Eli Lilly (NYSE: LLY) has completed a $90 million expansion of its biotechnology R&D center in San Diego, added new automated synthesis equipment, and plans to build out its next-generation chemistry capabilities here over the next two years.
The new facility adds 180,000 square feet of space to Lilly’s laboratory in La Jolla—a 145 percent increase for the site. The expansion features a soaring architectural façade intended to resemble DNA molecules during gel electrophoresis. During a dedication ceremony of the revamped facility Wednesday, David Ricks, chairman and CEO of the Indianapolis-based pharmaceutical giant, said the project is part of the $850 million capital spending plan that Lilly announced earlier this year.
“This new space will help foster and accelerate the discovery and development of medicines within Lilly’s core therapeutic areas of immunology, diabetes, oncology, and neurodegeneration [particularly in Alzheimer’s disease], as well as our emerging areas of pain,” said Tom Bumol, who oversees the San Diego site as Lilly’s senior vice president of biotechnology and immunology research.
Bumol said he has been part of the life sciences community in San Diego since Lilly acquired Applied Molecular Evolution in 2004 for roughly $400 million. The company later combined AME’s operations with SGX Pharmaceuticals, another San Diego biotech Lilly acquired in 2009 for $64 million.
The expansion will add new capabilities in small-molecule drug development to the lab’s existing expertise in biological drug development, Bumol said. The San Diego lab engineered the DNA for Ixekizumab (Taltz), an injectable monoclonal antibody drug that won FDA approval in March 2016 for treating psoriasis.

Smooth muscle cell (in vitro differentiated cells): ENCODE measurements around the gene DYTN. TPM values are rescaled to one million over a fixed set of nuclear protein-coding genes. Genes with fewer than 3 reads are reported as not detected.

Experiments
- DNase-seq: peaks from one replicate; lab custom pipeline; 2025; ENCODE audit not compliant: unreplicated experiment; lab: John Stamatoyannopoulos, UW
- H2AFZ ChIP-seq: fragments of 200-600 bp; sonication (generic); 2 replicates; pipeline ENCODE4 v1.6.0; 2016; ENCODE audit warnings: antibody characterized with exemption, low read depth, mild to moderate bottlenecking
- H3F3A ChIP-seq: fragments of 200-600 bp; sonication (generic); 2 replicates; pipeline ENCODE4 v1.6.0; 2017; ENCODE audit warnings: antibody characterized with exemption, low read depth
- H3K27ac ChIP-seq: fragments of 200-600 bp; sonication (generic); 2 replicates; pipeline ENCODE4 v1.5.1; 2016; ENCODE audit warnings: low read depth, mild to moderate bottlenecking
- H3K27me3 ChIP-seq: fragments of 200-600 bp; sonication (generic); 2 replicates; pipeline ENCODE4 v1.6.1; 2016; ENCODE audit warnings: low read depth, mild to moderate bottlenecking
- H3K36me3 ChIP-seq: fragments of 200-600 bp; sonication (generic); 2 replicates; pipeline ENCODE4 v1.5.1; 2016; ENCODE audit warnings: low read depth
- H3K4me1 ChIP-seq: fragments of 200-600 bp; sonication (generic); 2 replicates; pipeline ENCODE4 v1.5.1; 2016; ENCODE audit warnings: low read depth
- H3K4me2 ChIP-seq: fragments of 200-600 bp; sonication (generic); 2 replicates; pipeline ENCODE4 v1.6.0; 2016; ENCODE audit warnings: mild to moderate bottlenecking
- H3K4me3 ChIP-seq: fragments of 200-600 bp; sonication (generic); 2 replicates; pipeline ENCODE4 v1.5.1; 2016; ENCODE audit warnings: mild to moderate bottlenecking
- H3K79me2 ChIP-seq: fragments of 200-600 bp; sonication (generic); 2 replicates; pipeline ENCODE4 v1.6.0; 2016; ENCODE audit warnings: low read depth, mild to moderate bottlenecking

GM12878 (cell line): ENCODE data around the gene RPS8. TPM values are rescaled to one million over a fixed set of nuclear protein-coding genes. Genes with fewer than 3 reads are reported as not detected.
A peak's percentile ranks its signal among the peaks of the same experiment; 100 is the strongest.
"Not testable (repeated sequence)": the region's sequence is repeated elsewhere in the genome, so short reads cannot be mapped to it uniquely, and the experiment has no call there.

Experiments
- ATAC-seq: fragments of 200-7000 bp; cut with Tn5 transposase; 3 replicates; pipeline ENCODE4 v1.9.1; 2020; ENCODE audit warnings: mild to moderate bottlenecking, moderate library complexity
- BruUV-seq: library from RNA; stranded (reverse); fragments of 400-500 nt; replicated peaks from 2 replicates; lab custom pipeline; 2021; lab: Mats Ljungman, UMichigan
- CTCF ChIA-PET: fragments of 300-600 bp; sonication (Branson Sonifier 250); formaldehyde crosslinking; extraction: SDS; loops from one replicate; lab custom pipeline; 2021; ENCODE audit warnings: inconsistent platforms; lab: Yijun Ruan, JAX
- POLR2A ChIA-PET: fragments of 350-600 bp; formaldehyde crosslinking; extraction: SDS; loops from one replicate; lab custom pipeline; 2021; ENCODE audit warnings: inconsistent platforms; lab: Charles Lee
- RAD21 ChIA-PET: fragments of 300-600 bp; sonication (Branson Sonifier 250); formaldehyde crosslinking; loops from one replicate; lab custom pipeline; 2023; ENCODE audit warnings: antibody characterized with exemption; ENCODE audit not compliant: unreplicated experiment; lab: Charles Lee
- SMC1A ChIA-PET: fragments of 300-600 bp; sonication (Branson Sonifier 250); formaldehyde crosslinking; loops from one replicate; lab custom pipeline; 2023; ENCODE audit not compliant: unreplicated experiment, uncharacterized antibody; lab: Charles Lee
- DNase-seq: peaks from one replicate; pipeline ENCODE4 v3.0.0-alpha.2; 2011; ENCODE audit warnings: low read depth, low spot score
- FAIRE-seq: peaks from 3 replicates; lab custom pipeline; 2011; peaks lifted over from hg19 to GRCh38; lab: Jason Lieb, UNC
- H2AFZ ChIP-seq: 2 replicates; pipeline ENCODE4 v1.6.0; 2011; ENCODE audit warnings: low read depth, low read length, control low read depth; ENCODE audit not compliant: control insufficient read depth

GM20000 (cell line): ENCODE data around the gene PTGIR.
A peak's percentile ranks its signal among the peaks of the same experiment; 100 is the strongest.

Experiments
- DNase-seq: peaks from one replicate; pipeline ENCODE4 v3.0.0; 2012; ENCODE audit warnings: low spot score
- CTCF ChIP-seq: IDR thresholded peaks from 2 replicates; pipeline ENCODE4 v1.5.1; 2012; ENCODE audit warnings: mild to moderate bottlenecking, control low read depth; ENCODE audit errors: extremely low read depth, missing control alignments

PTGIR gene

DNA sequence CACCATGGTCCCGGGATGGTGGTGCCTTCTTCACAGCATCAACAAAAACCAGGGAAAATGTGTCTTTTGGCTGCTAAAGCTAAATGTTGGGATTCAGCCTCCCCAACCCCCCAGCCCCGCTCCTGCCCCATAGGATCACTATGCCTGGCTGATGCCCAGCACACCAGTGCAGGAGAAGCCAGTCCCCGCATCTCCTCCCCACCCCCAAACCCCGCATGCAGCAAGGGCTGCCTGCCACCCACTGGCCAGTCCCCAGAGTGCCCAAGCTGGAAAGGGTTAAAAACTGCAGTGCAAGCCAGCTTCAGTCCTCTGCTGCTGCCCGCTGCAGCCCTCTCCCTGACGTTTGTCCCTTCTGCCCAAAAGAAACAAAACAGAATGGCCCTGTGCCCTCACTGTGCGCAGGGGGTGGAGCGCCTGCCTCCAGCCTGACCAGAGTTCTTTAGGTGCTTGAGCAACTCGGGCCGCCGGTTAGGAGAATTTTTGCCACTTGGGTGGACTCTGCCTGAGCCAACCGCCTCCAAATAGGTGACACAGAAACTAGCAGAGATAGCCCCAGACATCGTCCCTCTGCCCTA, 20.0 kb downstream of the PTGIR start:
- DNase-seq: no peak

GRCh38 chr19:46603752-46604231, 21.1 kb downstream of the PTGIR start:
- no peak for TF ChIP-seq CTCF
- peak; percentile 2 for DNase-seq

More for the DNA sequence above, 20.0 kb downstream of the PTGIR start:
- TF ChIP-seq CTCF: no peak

“Several of Lilly’s current products and many of the new molecular entities in our research pipeline are biologics,” Bumol said. “Almost 60 percent of those molecules have been touched by the scientists and technology in our San Diego labs. As an example, another investigational molecule designed here, galcanezumab for migraine prevention, just finished three successful Phase 3 studies.” The company is now planning to file for FDA approval.
The expanded facility also has the Lilly Life Science Studio, which includes equipment needed in automated organic synthesis for new chemical entities. The studio will enable researchers across the globe to remotely design, synthesize, and screen investigational molecules, using robotic equipment that can be programmed to run experiments overnight.
Today, Lilly’s San Diego lab has about 210 employees, and Bumol said he is looking to fill 30 or so openings this year. With the laboratory expansion, the facility can now accommodate 400 workers Bumol said.